Lloyd Shepherd, Head of Product, BBC Sounds
BBC Sounds was launched in late 2018 as the new home for radio, music and podcasts at the BBC, giving listeners a personal, relevant experience and offering them more control and flexibility. Available on web and mobile (iOS and Android), it was conceptualized as the audio equivalent of iPlayer – a single home for all BBC’s audio content. It replaced an older product, iPlayer Radio, which had grown organically over a number of years. iPlayer Radio was turned off in late 2019.
From the start, Sounds was envisaged as an integrated platform for listening to and discovering BBC audio content. Since the initial launch on web and mobile platforms, we have also launched a TV app as well as an Alexa skill (for devices that use Amazon’s voice-controlled assistant). Further integrations are in the pipeline.
Two things tie all these platforms together:
- a single backend system, called Radio and Music Services (RMS), which pulls in content from BBC’s scheduling and content backend and presents it back to the Sounds clients in the form of feeds;
- a single user ID, run by BBC Account.
What this means, in effect, is that the Sounds experience is unified across all clients, and users can shift their listening from one platform to another seamlessly. They can, for instance, start listening to a BBC radio show on their Alexa device, and then continue listening to the same show on their phone when they leave the house. At the same time, because key business logic is contained within RMS, much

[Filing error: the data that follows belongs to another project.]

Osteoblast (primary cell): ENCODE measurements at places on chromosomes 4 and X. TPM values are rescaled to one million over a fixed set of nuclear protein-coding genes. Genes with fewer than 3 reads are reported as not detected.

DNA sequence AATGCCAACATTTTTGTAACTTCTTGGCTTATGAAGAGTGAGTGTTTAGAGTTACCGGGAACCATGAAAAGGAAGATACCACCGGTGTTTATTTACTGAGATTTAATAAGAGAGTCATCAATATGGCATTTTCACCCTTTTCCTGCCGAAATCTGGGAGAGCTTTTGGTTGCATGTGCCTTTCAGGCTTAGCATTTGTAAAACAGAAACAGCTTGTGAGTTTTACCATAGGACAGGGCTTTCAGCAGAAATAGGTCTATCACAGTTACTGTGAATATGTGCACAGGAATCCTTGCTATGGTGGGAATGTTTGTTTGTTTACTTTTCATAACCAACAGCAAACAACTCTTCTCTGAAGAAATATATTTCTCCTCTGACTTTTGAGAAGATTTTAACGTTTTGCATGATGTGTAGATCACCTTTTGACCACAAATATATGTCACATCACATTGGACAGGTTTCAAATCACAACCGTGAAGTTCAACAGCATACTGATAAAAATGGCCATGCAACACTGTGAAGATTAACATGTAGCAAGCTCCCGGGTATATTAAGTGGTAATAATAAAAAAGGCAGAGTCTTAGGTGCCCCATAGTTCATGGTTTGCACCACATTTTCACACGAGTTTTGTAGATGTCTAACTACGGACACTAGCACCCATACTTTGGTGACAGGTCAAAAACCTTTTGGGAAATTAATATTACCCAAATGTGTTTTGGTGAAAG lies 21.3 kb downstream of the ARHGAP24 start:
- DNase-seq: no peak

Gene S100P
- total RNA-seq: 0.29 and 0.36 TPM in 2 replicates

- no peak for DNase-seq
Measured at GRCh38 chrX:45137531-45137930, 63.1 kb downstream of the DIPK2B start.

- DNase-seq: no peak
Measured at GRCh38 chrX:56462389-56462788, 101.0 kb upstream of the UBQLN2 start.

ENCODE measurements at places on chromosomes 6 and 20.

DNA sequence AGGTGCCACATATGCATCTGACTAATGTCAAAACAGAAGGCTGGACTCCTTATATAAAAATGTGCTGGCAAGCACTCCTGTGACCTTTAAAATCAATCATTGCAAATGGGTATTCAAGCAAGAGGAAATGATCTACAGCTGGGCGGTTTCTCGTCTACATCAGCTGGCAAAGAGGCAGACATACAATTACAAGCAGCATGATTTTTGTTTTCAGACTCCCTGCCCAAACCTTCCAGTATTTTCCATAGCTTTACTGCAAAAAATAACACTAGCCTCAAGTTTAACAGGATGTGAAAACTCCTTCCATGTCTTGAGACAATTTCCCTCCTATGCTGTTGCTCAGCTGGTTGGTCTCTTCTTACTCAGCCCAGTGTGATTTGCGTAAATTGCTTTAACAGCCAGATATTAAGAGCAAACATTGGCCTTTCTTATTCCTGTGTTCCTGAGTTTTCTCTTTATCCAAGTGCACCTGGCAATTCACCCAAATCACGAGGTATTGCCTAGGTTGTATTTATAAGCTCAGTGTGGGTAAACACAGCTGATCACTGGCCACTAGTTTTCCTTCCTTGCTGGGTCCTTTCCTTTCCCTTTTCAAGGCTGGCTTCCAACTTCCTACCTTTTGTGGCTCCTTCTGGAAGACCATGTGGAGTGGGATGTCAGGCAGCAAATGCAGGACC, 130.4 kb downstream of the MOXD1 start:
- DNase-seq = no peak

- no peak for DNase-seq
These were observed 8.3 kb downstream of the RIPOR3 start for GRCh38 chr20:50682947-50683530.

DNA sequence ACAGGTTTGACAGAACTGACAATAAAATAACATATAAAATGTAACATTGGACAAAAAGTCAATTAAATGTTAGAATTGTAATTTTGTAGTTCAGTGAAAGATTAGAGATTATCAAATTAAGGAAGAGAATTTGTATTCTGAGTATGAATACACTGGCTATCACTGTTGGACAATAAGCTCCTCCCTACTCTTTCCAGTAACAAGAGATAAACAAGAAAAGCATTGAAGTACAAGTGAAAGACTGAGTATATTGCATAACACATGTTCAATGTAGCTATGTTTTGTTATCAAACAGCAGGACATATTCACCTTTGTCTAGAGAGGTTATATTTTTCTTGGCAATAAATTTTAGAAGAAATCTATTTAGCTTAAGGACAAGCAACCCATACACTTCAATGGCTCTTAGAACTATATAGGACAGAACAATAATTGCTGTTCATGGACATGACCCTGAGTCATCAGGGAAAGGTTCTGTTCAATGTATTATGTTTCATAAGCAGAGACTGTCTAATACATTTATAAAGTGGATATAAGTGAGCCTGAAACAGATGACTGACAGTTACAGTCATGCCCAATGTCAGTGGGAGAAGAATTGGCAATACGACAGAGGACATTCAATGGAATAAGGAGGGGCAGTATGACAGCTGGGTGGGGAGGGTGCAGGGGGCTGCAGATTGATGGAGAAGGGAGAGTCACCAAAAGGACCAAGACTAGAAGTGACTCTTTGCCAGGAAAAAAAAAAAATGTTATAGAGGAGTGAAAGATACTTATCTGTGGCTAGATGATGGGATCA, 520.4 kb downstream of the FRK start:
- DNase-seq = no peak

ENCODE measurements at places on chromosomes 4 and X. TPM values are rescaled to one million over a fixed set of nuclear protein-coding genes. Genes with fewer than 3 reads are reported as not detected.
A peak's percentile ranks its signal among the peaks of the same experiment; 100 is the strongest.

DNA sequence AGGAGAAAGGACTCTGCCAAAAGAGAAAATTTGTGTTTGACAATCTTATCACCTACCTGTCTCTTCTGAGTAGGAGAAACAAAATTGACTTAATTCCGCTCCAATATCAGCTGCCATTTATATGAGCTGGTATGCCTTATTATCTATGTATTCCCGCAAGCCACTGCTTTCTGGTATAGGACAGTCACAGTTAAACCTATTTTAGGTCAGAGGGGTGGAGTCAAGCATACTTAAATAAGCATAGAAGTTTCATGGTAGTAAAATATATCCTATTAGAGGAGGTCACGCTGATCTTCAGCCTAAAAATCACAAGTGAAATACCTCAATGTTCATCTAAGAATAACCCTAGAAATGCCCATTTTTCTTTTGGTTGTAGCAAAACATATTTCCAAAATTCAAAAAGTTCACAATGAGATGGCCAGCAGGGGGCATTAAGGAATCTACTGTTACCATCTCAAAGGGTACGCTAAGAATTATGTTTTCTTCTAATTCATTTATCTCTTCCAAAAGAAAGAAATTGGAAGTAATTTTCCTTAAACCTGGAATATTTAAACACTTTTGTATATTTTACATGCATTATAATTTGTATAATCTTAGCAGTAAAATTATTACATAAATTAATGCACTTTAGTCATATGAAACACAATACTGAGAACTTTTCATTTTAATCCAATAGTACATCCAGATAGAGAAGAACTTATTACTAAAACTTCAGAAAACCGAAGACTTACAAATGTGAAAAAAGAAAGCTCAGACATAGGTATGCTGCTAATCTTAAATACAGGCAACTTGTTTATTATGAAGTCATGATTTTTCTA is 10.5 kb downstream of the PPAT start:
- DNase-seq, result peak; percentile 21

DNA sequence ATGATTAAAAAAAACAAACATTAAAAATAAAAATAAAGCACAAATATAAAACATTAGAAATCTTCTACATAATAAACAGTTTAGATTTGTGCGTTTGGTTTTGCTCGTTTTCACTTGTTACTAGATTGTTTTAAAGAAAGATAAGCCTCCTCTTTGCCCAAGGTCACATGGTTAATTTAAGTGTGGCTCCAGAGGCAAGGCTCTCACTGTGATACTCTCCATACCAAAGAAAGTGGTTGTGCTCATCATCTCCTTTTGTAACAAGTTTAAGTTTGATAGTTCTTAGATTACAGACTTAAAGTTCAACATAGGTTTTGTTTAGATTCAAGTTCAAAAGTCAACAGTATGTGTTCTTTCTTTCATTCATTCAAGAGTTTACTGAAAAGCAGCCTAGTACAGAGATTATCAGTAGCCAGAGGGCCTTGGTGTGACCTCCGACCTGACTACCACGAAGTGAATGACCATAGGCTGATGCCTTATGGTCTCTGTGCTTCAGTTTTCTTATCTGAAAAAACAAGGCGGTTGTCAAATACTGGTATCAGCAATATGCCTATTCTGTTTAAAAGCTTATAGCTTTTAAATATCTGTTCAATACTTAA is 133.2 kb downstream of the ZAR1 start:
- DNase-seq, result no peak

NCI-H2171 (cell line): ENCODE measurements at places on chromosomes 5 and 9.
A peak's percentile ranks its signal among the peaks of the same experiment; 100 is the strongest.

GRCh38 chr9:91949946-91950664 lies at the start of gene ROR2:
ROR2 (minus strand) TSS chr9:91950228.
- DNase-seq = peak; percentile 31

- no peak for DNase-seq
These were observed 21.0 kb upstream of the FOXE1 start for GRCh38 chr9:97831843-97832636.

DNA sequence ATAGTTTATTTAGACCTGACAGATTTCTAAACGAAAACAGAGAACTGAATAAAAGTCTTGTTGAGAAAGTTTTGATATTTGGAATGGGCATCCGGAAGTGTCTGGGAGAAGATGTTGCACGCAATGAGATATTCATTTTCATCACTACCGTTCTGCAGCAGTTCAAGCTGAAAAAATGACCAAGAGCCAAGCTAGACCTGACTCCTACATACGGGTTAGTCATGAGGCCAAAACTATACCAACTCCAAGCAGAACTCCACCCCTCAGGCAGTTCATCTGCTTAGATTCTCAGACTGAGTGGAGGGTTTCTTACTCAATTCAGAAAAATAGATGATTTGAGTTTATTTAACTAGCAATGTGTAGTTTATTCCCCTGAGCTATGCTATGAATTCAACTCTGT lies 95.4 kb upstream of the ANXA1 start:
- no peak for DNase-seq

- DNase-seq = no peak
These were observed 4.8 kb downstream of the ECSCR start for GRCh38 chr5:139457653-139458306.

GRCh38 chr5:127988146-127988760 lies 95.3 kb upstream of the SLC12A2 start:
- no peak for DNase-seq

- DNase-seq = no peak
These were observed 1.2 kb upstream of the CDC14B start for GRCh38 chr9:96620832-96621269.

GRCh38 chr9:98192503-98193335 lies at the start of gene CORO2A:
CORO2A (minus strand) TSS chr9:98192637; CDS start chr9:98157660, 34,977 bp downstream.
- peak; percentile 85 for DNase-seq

of the product is built ‘in the API’, meaning that changes can be rolled out across clients in a coordinated fashion.
Since launch, the Sounds product teams have focused on three main areas. First, easing user ‘pain points’ such that the core product is more competitive in the market, and user satisfaction increases.
In the past year our App Store reviews have climbed steadily, and in market research Sounds is now second only to Spotify for user satisfaction in audio apps.
Working on frictionless discovery has been a second key area. The BBC produces more than 50 hours of new audio every hour of the day, and almost all of this is available on Sounds. This presents a massive discovery challenge for the user. BBC’s approach has been to focus on ‘personalized curation’ – mixing together our in-house data capabilities in recommendations and audience segmentation
with a world-class curation team steeped in BBC’s traditions of public service and delightful discovery. We put this work under the heading ‘relevance’ – and it is an ongoing and detailed programme of work.
Finally, we’ve been focused on making Sounds available everywhere a user might want to consume it. The experience of iPlayer has shown how important carriage deals are to the success of public service media platforms. We have teams in both product and business development pursuing a range of deals to bring the Sounds experience to new platforms – while at all times preserving the unity of experience for the individual user.
This article was first published in issue 49 of tech-i magazine.